Pros: Extremely flexible placement thanks to 2X zoom lens with shift. Accurate color, bright, quiet. 4000-hour bulb rating. Proven performer.
Cons: Blacks could be deeper. No 3D support. Three year old model. Large. Auto iris is slow. Lacks fancy video processing modes such as motion smoothing.
One of the best things about attending CEDIA 2013 was the opportunity to view a number of projector demos. All the projectors at the show were higher-end than my budget allows for, but I did happen to notice one thing: in general, I liked how Epson's projectors looked, especially considering the price points. The end result—I wound up buying a projector that was introduced back at CEDIA 2010—the 2D-only Epson PowerLite Home Cinema 8350.
My new Epson projector, on its stand, which was once a car subwoofer.
My home theater is really designed for an audience of two, with perhaps a couple of guests squeezing in on occasion. In other words, it is a sofa. For the past couple of years, I have relied on a 55-inch Vizio M550KD LCD TV I acquired because I really enjoyed watching 3D with passive glasses. Prior to the Vizio, I had a Panasonic GT30 plasma, but I found that watching 3D on it to be headache inducing at best. Of course, plasma technology—and active 3D glasses—have improved since then, and subsequent generations feature very good 3D, which I have witnessed at manufacturer line shows for Samsung and Panasonic. But for the last few years, the Vizio served as my primary display. It did a great job with 3D content, but its rendering of 2D content left something to be desired. I didn't know how much was missing until I started digging into high-end televisions over the past year, in the capacity of an AVS Forum Newsbreaker. While I already understood that deep blacks are a key component to image fidelity, I was less aware of other issues that plague LCD televisions, such as motion resolution, flashlight artifacts on edge-lit units, limitations of viewing angles, etc.
However, the solution for me was not buying another plasma—I really wanted a much larger image size than I can afford with LCD or plasma flat panels. When I first joined AVS Forum almost a decade ago, it was because I had purchased my first projector—the InFocus Screenplay 4805. It offered the tantalizing promise of full resolution DVD playback, and I quickly became interested in do-it-yourself screen building.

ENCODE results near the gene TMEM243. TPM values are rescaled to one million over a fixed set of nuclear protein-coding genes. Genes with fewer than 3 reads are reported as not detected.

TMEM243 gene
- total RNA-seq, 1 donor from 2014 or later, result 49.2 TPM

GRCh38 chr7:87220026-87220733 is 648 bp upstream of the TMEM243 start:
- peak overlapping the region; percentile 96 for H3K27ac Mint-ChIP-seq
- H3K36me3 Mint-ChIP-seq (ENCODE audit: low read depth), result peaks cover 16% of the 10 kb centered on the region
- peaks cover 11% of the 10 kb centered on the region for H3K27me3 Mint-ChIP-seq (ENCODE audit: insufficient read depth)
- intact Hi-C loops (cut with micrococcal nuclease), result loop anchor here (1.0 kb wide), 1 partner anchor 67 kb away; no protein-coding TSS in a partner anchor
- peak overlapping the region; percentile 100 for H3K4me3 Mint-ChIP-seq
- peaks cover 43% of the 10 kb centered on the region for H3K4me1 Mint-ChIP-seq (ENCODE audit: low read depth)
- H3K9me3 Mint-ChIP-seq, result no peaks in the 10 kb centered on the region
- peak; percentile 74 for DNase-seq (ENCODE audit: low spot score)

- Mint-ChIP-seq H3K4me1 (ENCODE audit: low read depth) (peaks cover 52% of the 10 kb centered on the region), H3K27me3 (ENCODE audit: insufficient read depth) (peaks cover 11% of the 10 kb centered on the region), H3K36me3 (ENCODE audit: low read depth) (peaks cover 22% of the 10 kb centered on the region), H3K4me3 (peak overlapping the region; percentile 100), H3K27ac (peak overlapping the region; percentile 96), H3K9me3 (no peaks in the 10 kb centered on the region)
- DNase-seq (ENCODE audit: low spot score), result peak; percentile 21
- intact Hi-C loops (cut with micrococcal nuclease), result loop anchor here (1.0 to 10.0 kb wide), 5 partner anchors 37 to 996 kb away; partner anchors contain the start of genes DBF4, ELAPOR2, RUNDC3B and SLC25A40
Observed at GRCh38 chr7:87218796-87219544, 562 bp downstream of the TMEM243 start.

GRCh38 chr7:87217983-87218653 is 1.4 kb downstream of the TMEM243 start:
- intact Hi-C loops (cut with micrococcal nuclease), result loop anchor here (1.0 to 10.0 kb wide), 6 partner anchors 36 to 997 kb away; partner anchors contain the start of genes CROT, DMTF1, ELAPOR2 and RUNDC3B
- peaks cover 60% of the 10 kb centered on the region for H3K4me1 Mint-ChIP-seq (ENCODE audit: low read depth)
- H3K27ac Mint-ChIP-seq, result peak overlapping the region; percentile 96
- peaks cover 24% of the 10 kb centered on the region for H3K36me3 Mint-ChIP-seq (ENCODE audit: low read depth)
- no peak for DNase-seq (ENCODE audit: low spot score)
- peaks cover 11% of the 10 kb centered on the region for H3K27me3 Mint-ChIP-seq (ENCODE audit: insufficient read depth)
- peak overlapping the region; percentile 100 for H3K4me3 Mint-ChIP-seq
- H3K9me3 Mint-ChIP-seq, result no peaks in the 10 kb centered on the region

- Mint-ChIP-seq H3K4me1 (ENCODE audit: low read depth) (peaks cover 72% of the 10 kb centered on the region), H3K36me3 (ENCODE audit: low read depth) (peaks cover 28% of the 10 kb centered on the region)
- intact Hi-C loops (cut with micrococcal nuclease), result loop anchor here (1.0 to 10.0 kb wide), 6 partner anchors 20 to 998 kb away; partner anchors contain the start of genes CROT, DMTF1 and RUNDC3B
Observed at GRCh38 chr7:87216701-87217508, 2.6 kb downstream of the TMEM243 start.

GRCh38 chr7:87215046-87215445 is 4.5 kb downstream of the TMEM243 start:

Fast-forward a few years and I found myself the proud owner of a pair of the 720p projectors—the Optoma HD70 DLP unit and the Sony VPL-AW15 LCD-based projector. Between the two, I wound up enjoying the Sony just little bit more. Whereas the Optoma had deeper blacks, I could see the dreaded rainbow artifacts that can be an issue with single-chip DLP projectors. Watching LCD-based projection was so much more relaxing to my eyes, but I knew that I would have to give up something—in this case, the deep blacks of DLP.
Skip to just few days ago, and I found myself pining for a new projector. I'm always on the lookout for open-box specials, and my local Best Buy served one up for me: the Epson PowerLite Home Cinema 8350. For a cool grand, I walked out with a projector that is a bit of an anachronism in this modern world: It is 2D only. When I got it home and turned it on, it reported zero hours on the bulb, which was consistent with my impression that it had never been used—just bought and returned.
Despite the lack of 3D capability, the Epson 8350 had attributes that endeared it to me, one of which is a lens that is about as adjustable as it gets in the world of affordable projectors. It is also a well-understood projector, having been around as long as it has. In fact, when I was doing my research, one of the articles I relied on turned out to be written by the one and only Scott Wilkinson. Needless to say, his observations were totally accurate—the 8350 is a good performer, except that it is not capable of reproducing those elusive, extremely deep blacks. Instead, it does a good job of rendering details in shadows; according to most reviews, it is better in that regard than its main DLP-based competitors at this budget price point, the BenQ W1070 and Optoma HD20.